Instead, what we are presented with is a long-winded and rather hand-waving treatise on why computers can become better tutors than those that students currently find in their classrooms, in the flesh. In part, this book is an indictment of the current school system in the USA and many of the examples given to justify the case are based on K12 school experiments undertaken in the USA. Indeed, as someone who has not experienced the social deprivations of urban America, I found this aspect of the book unnecessarily parochial.
The book covers a number of issues from the advantages of using computers in education through to how it will all work in the future with new teachers and new schools! Indeed we are even treated to a-day-in the-life of one of these new brand of educators. What surprised me was the similarity of the activities in my own current daily routines with this vision offered by Dr Bennett. Thus, perhaps we are already closer to the goals of this dissertation, than Dr. Bennett is currently aware of.
In terms of the problems that we face in this endeavour, I find that the rather short chapter on why computers are ineffective today as being totally inadequate. Again it focuses on the social issues that are pertinent to the USA schooling sector. Perhaps it is just that I work in a university environment and that I am already using some of the technology that Dr Bennett fails to categorise, that I finds this book falls so far short of what I expected. In particular I found virtually nothing on the various problems that we do face.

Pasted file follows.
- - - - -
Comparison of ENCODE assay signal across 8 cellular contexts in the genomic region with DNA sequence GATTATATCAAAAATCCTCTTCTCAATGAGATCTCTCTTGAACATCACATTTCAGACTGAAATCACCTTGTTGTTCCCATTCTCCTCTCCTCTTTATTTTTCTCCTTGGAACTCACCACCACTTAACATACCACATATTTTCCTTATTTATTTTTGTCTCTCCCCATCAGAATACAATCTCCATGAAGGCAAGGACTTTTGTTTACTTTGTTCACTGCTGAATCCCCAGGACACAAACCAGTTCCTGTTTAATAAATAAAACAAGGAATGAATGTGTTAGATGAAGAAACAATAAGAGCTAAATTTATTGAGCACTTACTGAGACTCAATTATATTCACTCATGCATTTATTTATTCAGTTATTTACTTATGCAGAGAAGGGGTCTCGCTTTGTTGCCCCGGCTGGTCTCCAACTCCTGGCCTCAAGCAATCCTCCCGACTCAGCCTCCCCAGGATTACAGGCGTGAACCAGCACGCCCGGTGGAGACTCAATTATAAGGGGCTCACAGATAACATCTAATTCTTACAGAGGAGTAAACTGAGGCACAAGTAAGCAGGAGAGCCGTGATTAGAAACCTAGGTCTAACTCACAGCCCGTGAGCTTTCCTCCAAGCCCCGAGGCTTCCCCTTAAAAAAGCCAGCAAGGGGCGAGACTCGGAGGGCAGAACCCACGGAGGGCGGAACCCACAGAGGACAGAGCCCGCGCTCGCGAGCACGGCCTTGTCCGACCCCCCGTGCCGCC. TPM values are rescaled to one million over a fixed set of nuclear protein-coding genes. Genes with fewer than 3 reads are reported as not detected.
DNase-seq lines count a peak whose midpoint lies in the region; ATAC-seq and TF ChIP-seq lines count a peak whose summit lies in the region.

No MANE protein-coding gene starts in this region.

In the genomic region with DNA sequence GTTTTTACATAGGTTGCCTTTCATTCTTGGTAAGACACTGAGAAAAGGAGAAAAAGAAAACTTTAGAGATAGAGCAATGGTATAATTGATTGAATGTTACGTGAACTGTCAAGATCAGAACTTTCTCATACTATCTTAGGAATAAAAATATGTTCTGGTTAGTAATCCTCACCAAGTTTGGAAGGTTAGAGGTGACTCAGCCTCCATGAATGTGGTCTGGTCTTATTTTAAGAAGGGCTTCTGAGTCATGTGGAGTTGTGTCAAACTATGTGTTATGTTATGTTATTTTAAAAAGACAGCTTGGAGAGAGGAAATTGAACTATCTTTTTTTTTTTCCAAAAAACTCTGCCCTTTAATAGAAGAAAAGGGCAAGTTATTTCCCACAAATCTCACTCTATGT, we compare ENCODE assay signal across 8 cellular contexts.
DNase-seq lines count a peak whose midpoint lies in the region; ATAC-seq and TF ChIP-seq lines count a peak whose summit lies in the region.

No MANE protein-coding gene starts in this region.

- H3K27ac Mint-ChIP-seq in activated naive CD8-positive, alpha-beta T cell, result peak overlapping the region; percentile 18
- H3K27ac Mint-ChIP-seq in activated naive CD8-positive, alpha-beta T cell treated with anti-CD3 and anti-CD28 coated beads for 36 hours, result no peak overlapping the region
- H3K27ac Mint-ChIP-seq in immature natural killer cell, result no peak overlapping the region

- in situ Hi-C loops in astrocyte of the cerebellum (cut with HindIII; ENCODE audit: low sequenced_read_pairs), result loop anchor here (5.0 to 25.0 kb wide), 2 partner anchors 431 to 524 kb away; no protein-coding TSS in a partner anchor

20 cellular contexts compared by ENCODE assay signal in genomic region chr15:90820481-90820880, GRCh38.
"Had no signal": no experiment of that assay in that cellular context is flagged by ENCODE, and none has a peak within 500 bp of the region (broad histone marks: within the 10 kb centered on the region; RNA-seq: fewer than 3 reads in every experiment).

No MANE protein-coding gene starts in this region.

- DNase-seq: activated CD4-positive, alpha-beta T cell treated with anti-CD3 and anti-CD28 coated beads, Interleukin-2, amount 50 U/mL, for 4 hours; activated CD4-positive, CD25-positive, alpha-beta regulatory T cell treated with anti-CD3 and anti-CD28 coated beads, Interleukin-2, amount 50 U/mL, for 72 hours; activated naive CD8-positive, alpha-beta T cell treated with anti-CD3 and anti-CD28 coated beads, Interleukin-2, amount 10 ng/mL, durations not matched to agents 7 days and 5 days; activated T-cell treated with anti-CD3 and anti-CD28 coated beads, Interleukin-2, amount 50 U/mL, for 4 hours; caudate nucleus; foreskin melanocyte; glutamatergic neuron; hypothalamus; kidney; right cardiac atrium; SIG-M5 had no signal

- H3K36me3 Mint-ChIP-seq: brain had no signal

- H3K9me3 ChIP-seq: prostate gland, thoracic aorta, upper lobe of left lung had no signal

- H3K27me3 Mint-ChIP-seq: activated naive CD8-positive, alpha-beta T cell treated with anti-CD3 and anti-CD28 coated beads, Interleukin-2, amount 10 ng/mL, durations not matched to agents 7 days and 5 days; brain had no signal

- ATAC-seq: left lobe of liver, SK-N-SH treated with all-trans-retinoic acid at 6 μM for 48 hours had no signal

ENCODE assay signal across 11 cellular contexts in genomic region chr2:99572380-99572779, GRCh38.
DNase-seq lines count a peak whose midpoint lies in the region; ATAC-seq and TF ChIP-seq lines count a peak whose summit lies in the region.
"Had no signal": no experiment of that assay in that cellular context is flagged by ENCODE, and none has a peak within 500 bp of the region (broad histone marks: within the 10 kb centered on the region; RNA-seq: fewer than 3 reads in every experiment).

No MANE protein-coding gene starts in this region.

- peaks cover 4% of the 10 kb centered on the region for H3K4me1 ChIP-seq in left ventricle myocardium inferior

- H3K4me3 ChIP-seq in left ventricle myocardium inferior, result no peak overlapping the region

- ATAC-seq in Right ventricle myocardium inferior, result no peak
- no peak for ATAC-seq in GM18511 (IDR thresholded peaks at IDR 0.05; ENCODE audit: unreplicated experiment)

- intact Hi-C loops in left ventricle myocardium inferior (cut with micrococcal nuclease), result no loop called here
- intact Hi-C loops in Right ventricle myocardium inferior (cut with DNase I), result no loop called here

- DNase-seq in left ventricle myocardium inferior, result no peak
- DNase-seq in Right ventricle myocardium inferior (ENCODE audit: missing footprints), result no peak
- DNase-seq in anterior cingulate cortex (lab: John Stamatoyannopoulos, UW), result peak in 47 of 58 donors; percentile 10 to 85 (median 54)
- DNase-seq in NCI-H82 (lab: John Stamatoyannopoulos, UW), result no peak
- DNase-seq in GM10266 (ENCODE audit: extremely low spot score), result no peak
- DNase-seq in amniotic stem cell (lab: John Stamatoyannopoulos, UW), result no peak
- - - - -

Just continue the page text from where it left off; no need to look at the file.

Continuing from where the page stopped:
Let us just take a simple example. In one chapter, Dr Bennett offers computers as a solution to higher level learning. By this he means that computers will not only be able to present and assess educational material and its absorption by the student, but also that the computer will be able to analyse and compensate for the difficulties a student has in the comprehension of this material. In other words, to be able to provide a meta-understanding of the processes that the student is undergoing, in order to effectively tutor that student. Examples are given to back this up but unfortunately the examples are in the area of mathematics and in particular algebraic manipulation. It is well known that mathematics is a subject area that is absolutely deterministic. In mathematics, solutions are either right or wrong, and if wrong, it is a tractable problem to analyse solutions and provide suggestions for suggested remedial work.
In the book these examples are casually extended across the range of disciplines facing students in education. This is done without reference to the enormous amount of research required in order for computers to be able to capture, analyse and synthesise the more intangible qualities that education instils into our children. Natural language comprehension, aesthetics and design present major challenges to the computer-based educationalists.
Again my arguments are not meant to imply that these problems can not be solved over the time-scales that Dr Bennett projects. It is just that as an interested party, reading Dr. Bennett's book, I want to know what are the problems that we face in this endeavour and who it is that I should be collaborating with in order to help solve those problems.